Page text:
New research suggests that one way to slow memory decline in aging adults is to improve the quality of their sleep.
For decades scientists have known that the ability to remember newly learned information declines with age, but it was not clear why. A new study may provide part of the answer.
The report, posted online on Sunday by the journal Nature Neuroscience, suggests that structural brain changes occurring naturally over time interfere with sleep quality, which in turn blunts the ability to store memories for the long term.
Previous research had found that the prefrontal cortex, the brain region behind the forehead, tends to lose volume with age, and that part of this region helps sustain quality sleep, which is critical to consolidating new memories. But the new experiment, led by researchers at the University of California, Berkeley, is the first to link structural changes directly with sleep-related memory problems.
The findings suggest that one way to slow memory decline in aging adults is to improve sleep, specifically the so-called slow-wave phase, which constitutes about a quarter of a normal night’s slumber.
Doctors cannot reverse structural changes that occur with age any more than they can turn back time. But at least two groups are experimenting with electrical stimulation as a way to improve deep sleep in older people. By placing electrodes on the scalp, scientists can run a low current across the prefrontal area, essentially mimicking the shape of clean, high-quality slow waves.
The result: improved memory, at least in some studies. “There are also a number of other ways you can improve sleep, including exercise,” said Ken Paller, a professor of psychology and director of the cognitive neuroscience program at Northwestern, who was not involved in the research.
Paller said that a whole array of changes occurred across the brain during aging and that sleep was only one factor affecting memory function.
But Paller said that the study told “a convincing story, I think: that atrophy is related to slow-wave sleep, which we know is related to memory performance. So it’s a contributing factor.”
In the study, a research team in California took brain images from 19 people of retirement age and 18 in their early 20s. It found that a brain area called the medial prefrontal cortex, roughly behind the middle of the forehead, was about a third smaller on average in the older group than in the younger one — a difference due to natural atrophy over time, previous research suggests.
Before bedtime, the team had the two groups study a long list of words paired with nonsense syllables, like “action-siblis” and “arm-reconver.” The team used such nonwords because one type of memory that declines with age is for new, previously unseen information.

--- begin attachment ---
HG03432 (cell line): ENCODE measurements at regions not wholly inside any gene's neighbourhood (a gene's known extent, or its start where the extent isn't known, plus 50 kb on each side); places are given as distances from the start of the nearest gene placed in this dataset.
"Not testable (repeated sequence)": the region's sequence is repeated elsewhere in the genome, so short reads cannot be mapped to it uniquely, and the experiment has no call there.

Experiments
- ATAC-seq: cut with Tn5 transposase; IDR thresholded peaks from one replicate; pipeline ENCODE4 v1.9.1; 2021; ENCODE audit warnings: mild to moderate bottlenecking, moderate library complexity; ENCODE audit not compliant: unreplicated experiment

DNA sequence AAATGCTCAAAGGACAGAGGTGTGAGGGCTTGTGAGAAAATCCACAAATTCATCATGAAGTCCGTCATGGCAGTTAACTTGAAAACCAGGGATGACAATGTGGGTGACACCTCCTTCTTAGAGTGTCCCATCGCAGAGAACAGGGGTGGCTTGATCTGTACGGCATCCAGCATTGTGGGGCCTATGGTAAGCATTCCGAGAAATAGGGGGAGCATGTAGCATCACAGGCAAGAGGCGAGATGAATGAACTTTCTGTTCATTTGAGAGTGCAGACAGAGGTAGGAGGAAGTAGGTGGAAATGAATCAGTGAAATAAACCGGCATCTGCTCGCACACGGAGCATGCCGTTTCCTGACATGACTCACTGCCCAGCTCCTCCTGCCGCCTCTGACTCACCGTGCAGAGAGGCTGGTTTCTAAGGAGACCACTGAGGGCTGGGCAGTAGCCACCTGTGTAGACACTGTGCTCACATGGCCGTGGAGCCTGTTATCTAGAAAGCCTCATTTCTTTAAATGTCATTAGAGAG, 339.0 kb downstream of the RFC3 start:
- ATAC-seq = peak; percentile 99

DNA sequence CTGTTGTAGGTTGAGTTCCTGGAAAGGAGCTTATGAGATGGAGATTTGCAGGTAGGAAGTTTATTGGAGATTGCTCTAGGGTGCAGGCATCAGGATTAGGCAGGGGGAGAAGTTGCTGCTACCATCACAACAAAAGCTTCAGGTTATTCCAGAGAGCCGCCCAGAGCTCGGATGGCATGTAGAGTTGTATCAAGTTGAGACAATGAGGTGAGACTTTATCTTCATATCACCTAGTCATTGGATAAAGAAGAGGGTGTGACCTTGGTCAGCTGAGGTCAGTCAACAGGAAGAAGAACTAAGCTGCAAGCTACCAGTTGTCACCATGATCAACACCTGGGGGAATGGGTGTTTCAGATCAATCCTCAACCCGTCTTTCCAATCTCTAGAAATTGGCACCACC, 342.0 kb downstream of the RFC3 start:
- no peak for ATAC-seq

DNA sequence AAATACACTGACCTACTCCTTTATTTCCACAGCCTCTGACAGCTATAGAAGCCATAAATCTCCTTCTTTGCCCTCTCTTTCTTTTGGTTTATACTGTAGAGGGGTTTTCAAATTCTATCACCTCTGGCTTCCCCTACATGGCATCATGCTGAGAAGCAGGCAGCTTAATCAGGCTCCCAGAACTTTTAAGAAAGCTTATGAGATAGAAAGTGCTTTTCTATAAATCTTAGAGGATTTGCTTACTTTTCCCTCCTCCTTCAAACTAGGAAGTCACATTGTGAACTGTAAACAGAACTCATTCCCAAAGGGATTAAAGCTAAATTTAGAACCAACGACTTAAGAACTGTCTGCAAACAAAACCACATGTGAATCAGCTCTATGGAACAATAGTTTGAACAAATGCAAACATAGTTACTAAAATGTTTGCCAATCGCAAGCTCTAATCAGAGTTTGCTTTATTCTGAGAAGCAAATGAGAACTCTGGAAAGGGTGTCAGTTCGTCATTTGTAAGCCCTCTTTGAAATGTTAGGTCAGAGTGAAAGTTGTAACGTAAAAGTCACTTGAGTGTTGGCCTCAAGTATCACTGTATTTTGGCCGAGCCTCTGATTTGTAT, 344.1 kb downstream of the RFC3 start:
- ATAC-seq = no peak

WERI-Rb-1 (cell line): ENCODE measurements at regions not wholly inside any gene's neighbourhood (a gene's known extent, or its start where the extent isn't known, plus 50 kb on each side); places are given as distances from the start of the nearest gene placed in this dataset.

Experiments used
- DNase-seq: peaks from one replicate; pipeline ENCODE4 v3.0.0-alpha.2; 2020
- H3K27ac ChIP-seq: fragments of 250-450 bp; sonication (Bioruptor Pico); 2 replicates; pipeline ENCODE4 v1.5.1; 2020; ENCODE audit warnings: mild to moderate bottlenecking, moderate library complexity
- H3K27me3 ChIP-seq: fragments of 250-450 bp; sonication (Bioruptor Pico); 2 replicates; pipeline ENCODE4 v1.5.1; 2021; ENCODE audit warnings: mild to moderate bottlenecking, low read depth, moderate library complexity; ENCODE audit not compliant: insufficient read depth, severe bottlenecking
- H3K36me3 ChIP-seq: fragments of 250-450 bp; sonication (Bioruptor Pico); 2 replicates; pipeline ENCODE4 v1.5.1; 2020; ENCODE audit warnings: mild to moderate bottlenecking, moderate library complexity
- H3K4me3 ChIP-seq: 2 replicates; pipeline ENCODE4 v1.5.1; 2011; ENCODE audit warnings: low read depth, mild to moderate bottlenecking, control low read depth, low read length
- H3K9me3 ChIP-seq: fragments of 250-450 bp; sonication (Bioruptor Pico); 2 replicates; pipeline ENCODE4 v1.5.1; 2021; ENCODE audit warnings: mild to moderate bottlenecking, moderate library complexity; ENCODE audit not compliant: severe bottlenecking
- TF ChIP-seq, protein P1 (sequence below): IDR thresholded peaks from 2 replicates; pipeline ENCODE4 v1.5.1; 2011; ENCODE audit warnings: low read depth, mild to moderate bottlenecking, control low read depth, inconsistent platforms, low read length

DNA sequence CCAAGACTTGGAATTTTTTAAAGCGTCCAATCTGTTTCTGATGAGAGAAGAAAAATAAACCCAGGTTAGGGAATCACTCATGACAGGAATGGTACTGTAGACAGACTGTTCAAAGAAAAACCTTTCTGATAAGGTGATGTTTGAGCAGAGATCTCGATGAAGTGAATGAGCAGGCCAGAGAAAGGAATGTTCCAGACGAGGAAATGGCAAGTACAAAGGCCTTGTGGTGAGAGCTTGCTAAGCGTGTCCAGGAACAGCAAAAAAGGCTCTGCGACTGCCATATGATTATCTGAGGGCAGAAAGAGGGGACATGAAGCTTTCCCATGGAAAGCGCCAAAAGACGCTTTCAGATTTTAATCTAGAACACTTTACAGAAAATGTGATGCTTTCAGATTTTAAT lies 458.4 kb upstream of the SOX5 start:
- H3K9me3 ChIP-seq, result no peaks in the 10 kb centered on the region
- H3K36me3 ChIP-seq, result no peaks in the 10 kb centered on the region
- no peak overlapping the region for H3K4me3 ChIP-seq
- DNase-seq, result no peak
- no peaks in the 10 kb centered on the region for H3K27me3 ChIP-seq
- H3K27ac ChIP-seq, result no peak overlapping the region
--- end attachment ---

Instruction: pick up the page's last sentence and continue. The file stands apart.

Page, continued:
After training on the pairs for half an hour or so, the participants took a test on some of them. The young group outscored the older group by about 25 percent.
Then everyone went to bed — and bigger differences emerged. For one, the older group got only about a quarter of the amount of high-quality slow-wave sleep that the younger group did, as measured by the shape and consistency of electrical waves on an electroencephalogram machine, or EEG. It is thought that the brain moves memories from temporary to longer-term storage during this deep sleep.
On a second test, given in the morning, the younger group outscored the older group by about 55 percent. The estimated amount of atrophy in each person roughly predicted the difference between his or her morning and evening scores, the study found. Even seniors who were very sharp at night showed declines after sleeping.
“The analysis showed that the differences were due not to changes in capacity for memories, but to differences in sleep quality,” said Bryce Mander, a postdoctoral fellow at the University of California, Berkeley, and the lead author of the study. His co-authors included researchers from the California Pacific Medical Center in San Francisco; the University of California, San Diego; and the Lawrence Berkeley National Laboratory.
The findings do not imply that medial prefrontal atrophy is the only age-related change causing memory problems, said Matthew Walker, a professor of psychology and neuroscience at the University of California, Berkeley, and a co-author of the study.
“But these things are interrelated,” Walker said. “Essentially, with time, the less and less tissue you have in this prefrontal area, the less and less quality deep wave sleep you get, the less and less you remember of content that you just learned.”